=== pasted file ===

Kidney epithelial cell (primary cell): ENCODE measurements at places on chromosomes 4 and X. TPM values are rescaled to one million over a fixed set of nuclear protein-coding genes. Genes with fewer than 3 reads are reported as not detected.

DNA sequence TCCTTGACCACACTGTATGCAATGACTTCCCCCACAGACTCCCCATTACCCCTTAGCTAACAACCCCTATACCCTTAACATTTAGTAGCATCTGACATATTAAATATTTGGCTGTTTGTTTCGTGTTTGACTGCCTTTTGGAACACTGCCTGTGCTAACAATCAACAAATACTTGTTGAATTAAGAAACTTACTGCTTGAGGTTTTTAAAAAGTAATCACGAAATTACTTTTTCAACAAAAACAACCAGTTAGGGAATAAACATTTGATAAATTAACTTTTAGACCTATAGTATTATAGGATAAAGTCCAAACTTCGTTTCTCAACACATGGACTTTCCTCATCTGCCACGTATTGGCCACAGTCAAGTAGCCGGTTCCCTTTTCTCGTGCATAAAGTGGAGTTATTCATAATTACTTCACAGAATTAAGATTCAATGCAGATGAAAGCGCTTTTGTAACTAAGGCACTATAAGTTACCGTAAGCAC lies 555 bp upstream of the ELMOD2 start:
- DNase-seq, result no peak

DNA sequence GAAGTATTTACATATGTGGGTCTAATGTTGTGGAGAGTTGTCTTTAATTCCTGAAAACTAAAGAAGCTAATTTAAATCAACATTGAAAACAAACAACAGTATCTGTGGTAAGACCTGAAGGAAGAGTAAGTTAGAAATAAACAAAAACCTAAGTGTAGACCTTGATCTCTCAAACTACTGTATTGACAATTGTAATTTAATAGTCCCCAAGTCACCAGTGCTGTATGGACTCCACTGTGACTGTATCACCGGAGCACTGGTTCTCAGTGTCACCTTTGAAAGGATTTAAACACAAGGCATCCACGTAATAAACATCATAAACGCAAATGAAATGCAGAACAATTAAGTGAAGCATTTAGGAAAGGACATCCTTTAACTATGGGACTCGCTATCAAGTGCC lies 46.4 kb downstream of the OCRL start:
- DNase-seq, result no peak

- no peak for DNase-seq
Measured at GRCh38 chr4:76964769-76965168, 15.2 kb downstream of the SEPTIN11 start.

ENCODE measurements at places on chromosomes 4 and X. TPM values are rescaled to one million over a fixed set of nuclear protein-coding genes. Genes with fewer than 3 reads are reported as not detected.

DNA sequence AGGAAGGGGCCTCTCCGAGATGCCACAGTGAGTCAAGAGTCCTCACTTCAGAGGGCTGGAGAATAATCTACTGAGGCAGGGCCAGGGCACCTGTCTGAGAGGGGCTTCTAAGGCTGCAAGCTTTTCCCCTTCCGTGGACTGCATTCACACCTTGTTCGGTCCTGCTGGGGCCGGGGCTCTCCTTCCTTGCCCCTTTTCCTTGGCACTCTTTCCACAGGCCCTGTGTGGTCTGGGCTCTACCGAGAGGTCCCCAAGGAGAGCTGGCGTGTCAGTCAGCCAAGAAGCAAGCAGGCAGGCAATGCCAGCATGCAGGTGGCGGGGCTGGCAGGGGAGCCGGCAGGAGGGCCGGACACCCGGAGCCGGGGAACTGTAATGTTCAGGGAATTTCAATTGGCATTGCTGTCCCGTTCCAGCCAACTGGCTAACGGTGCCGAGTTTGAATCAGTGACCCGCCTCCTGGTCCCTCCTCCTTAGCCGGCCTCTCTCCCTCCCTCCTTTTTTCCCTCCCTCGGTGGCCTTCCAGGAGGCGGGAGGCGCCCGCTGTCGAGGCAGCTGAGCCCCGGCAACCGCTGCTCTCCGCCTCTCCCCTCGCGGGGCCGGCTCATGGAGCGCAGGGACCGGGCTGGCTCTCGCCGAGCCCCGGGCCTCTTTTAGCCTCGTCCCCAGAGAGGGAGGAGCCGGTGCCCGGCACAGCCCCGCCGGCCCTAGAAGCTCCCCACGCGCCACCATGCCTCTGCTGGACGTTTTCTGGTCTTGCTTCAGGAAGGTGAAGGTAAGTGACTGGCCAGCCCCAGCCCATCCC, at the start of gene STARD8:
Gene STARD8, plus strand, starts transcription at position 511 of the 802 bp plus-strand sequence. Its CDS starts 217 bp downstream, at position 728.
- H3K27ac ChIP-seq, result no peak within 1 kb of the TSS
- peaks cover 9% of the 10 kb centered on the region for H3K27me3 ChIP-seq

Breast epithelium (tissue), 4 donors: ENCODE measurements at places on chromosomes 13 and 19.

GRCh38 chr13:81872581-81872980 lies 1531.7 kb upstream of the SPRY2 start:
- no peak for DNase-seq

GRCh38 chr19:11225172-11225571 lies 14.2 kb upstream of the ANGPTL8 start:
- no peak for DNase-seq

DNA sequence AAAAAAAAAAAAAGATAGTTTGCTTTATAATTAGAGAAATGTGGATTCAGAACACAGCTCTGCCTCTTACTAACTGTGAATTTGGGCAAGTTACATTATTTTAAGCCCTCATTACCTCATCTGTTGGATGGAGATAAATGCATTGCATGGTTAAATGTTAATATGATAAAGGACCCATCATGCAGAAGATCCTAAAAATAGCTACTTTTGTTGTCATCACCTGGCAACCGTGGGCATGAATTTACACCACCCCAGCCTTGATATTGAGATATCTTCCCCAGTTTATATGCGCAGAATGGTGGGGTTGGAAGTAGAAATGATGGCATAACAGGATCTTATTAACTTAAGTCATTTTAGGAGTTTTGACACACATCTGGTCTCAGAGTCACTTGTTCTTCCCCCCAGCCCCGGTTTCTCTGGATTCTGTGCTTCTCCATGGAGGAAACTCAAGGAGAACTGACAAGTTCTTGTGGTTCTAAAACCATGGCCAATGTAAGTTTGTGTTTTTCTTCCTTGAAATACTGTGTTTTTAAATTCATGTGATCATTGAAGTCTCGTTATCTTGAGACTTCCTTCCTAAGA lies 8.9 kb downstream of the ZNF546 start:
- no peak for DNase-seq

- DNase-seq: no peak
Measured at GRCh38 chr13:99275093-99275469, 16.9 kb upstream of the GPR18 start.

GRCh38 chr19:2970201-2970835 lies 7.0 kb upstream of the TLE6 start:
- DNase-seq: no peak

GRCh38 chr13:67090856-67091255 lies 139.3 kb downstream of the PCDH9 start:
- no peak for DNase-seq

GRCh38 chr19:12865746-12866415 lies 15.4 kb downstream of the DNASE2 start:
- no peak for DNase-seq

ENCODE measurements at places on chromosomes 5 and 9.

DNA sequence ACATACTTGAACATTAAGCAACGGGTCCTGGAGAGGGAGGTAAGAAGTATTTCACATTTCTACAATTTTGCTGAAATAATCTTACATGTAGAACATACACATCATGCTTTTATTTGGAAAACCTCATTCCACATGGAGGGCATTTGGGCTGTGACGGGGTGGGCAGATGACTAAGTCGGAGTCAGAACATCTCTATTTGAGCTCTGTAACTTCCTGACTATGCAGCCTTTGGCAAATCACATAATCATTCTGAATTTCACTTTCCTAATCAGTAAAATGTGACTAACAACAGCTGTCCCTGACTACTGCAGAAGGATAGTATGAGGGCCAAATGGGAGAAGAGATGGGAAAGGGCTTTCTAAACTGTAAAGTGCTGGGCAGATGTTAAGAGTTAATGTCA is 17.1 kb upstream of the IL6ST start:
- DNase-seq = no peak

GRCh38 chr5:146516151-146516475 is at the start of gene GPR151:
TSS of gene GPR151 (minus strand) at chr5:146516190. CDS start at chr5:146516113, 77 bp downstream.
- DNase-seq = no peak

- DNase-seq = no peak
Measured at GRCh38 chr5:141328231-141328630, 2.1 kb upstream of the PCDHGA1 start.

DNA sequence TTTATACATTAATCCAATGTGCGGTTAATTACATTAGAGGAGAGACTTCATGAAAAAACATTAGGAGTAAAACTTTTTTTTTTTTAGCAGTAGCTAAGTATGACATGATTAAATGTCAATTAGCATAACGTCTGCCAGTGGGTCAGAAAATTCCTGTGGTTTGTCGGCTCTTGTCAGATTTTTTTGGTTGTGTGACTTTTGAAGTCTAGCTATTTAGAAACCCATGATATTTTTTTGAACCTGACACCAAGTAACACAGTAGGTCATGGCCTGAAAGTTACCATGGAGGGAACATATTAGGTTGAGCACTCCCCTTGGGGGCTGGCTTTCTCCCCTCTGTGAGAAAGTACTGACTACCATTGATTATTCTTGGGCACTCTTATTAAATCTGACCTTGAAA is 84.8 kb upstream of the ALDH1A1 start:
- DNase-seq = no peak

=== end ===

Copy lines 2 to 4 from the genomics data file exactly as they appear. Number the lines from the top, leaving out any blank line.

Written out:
DNA sequence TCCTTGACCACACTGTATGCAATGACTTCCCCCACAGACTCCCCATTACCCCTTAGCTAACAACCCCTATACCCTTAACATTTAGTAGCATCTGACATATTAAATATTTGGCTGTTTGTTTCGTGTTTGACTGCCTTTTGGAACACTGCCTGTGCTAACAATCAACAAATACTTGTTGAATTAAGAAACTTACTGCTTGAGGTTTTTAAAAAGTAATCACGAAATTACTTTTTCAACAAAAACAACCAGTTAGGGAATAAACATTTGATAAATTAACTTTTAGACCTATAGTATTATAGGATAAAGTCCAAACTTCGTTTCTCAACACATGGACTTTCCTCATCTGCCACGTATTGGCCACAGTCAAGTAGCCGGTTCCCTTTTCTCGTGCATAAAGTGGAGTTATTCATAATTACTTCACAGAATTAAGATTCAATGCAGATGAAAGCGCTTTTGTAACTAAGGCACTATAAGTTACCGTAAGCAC lies 555 bp upstream of the ELMOD2 start:
- DNase-seq, result no peak

DNA sequence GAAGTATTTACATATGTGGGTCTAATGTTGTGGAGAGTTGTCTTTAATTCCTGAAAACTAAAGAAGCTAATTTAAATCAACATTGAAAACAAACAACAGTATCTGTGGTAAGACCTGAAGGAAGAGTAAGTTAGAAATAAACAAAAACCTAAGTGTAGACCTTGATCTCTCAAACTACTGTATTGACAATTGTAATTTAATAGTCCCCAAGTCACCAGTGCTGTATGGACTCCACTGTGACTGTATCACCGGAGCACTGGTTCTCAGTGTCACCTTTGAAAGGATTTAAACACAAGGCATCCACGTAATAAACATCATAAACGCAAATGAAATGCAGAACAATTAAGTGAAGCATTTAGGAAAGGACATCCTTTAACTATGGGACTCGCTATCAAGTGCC lies 46.4 kb downstream of the OCRL start: